It looks like it should be a standard 28.6mm clamp. You've not mentioned which groupset that you actually have on your bike though, so it's not possible to recommend something more specific.
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Answer: 
I guess the smallest seat tube diameter available because of the old design, this is probably true but it is still a guess, I'm not sure
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Answer: 
Personally, I would not change the middle ring alone. If you don't change the chain, the old chain will wear your new ring. If you DO change the chain, then the old inner/outer will wear the chain..........
What about the rear cassette? generally these wear faster than front rings- you don't want to spend good dosh & end up with mis-shifting?
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Answer: 
You need to know the diameter of the bolt circle
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Answer: 
On my bikes with triple chain rings the middle chain ring is always worn out first. I have always just replaced it with the same size ring. In your case 39 tooth rings are easier to find and I doubt this would cause you any problems. I have heard of problems from using smaller rings on shimano front derailleurs. They only time I have ever changed from the ring sizes that can with my bike was a change from a 32/42/52 Campy crank to a 30/39/50 FSA crank. This caused no problem for the campagnolo front derailleur.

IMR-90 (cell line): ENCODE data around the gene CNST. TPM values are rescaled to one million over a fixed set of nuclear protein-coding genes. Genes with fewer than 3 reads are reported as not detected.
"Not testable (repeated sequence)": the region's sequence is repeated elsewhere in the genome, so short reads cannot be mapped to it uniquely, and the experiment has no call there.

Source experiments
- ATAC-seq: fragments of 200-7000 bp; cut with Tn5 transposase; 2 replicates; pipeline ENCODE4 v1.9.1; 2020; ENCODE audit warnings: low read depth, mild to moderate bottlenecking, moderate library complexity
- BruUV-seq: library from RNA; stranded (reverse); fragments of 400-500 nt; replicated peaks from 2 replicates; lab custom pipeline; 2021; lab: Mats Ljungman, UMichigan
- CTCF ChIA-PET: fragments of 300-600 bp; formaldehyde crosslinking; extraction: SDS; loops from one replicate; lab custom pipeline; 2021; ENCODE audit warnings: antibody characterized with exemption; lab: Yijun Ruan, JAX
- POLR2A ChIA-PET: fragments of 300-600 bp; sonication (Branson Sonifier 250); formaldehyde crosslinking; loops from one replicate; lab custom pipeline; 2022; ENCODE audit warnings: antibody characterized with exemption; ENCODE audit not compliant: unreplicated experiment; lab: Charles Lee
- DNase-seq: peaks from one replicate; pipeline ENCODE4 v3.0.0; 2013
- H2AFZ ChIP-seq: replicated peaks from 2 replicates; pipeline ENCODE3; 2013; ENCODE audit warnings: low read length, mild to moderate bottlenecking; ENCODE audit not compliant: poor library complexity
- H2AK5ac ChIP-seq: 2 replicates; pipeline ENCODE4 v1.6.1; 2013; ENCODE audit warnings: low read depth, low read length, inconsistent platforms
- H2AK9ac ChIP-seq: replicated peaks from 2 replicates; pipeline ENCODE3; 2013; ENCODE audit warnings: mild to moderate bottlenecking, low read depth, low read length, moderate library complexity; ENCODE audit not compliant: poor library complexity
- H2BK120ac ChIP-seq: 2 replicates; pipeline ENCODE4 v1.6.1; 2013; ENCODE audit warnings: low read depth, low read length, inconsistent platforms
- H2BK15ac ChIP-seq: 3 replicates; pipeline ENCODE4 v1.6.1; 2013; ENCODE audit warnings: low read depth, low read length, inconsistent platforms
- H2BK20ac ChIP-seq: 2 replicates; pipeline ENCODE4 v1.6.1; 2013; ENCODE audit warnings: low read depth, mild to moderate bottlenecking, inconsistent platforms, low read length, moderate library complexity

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Could you pls send me the link of the adaptor?
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Answer: 
Due to the in depth technical information that we will require to answer your question, I would ask that you contact a member of our tech team using the link below. They will be happy to assist you further.
http://www.chainreactioncycles.com/...